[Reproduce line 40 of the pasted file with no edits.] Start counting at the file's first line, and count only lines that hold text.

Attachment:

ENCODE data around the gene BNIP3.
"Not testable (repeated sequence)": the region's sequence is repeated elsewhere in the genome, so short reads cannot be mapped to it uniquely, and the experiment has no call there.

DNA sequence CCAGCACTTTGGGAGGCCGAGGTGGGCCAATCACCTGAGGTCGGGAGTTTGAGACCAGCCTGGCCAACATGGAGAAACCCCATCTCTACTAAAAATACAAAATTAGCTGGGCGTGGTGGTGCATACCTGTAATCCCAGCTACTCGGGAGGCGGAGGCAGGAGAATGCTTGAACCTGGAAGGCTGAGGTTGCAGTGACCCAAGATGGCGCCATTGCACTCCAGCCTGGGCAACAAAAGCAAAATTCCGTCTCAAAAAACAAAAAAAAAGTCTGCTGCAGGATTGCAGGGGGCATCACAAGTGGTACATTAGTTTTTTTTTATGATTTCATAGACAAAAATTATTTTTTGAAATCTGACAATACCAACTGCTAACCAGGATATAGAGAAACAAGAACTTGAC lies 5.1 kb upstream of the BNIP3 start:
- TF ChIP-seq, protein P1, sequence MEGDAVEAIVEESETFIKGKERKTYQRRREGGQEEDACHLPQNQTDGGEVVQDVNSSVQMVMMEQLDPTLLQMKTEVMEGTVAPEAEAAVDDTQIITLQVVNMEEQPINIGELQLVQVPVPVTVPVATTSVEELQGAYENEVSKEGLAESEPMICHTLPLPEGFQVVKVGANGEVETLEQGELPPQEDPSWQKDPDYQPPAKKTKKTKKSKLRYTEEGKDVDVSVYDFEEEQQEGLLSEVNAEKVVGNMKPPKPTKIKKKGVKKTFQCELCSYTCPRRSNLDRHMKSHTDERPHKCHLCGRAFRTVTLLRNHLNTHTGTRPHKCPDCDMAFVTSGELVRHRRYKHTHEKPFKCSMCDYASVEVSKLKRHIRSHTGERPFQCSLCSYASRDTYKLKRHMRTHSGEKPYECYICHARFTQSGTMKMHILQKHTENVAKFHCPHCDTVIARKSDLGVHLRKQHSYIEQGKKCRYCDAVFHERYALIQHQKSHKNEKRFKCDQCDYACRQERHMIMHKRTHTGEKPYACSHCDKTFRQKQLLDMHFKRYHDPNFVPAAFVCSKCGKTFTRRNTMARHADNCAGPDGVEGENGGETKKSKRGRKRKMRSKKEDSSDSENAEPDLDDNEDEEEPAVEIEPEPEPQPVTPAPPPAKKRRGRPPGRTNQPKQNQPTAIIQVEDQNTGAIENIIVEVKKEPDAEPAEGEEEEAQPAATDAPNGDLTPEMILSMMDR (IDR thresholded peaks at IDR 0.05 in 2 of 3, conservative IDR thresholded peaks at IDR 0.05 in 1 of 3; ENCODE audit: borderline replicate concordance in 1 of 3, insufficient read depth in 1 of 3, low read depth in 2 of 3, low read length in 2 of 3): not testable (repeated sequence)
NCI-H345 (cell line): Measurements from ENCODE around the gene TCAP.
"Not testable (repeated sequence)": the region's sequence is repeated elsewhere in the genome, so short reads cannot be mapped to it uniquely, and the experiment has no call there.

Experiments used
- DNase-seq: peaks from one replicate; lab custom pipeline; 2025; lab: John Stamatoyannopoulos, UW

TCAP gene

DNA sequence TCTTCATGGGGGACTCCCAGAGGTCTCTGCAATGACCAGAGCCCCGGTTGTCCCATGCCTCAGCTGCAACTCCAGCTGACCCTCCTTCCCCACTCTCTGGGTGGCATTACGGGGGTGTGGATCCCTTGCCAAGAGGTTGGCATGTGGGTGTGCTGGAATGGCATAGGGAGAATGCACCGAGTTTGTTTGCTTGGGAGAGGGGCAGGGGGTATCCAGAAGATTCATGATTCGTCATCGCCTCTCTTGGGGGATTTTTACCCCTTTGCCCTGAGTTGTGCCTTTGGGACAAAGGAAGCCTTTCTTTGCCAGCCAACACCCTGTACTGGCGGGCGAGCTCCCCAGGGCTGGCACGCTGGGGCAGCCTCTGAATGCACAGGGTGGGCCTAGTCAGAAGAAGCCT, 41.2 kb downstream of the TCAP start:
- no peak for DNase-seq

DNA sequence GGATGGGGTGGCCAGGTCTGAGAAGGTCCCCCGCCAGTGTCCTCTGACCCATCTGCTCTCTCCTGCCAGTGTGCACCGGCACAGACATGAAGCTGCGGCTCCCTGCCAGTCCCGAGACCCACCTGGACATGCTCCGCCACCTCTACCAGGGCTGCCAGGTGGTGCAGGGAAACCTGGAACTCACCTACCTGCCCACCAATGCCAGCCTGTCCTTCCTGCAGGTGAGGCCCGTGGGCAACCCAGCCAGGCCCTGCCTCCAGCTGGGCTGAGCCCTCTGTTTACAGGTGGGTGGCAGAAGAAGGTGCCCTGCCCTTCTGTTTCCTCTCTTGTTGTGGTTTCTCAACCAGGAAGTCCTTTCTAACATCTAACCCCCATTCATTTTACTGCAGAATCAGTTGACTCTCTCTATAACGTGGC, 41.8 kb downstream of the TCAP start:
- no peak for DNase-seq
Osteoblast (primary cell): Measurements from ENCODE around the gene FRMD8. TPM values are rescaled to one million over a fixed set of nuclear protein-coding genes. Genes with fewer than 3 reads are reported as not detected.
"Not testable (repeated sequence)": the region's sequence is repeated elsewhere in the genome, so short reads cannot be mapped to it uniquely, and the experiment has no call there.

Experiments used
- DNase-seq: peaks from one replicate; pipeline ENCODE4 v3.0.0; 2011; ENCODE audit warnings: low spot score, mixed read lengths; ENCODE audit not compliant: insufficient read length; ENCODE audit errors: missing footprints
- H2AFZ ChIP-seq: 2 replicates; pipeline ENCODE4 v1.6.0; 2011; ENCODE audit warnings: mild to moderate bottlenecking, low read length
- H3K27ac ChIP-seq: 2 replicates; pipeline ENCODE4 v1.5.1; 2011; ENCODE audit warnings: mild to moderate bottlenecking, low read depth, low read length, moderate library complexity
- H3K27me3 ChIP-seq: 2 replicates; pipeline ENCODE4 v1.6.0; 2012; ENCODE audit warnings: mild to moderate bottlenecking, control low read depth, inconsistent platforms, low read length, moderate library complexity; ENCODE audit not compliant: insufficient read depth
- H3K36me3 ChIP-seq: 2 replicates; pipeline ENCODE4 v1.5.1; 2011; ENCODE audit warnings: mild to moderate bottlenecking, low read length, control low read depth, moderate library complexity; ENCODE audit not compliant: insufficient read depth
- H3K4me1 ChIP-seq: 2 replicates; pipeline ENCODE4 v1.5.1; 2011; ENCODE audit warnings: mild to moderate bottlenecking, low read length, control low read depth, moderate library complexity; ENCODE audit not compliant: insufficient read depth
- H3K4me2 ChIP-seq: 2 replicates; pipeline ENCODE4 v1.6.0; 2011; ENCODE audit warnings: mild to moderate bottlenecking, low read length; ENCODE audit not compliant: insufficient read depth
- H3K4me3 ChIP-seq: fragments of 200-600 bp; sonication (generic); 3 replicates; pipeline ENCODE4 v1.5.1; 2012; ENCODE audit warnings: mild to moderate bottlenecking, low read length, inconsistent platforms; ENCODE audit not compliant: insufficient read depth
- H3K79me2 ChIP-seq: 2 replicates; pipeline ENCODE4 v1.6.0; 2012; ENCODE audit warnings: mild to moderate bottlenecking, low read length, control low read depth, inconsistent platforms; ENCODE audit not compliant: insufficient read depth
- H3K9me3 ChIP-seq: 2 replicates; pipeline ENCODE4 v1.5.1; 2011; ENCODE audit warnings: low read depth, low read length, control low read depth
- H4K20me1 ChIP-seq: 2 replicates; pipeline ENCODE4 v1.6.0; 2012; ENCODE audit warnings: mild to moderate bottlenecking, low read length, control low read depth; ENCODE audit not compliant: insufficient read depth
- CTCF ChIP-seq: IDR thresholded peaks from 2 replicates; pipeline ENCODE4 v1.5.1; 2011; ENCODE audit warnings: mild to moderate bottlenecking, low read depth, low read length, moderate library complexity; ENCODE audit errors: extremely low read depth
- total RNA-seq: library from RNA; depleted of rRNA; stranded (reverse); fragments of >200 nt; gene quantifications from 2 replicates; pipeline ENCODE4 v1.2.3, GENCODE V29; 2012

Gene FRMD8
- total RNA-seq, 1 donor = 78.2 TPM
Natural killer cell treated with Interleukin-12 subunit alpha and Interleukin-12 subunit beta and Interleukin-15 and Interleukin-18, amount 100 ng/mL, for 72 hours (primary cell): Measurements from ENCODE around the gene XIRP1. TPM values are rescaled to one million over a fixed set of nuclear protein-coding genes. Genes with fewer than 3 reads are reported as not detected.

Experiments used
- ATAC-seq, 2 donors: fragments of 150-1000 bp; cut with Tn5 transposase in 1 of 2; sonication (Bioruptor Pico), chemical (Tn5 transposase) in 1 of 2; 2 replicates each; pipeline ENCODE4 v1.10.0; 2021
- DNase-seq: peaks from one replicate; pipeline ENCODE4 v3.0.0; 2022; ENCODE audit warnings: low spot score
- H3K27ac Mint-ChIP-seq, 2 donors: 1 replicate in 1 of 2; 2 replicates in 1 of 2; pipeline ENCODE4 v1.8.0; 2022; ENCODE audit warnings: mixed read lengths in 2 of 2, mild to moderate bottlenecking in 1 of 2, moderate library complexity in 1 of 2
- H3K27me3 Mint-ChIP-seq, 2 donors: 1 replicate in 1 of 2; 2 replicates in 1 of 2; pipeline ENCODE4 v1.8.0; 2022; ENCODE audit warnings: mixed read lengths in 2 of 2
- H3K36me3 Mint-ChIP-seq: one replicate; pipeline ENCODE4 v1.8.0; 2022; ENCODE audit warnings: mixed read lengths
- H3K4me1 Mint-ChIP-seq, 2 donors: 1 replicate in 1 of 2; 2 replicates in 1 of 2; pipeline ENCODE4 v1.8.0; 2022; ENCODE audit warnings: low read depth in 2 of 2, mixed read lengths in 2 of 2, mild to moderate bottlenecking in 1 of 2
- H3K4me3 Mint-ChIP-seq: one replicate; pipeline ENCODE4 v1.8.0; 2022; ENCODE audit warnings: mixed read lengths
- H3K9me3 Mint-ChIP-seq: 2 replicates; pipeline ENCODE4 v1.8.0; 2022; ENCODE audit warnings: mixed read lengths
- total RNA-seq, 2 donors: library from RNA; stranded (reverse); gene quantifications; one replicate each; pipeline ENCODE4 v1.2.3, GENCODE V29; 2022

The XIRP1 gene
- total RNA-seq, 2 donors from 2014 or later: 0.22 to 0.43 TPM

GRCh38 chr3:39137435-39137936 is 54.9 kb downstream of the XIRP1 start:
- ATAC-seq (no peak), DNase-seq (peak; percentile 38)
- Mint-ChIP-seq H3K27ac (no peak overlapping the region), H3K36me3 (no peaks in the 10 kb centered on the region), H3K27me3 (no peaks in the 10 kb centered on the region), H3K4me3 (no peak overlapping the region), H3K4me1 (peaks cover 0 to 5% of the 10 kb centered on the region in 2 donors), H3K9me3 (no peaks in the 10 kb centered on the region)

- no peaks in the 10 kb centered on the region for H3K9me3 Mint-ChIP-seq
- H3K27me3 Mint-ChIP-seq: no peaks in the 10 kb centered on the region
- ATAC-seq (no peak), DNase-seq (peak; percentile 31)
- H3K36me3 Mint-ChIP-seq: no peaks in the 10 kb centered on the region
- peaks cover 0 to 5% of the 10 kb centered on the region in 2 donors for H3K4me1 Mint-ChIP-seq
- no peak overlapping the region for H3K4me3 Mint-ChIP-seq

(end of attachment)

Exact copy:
- H3K4me3 Mint-ChIP-seq: one replicate; pipeline ENCODE4 v1.8.0; 2022; ENCODE audit warnings: mixed read lengths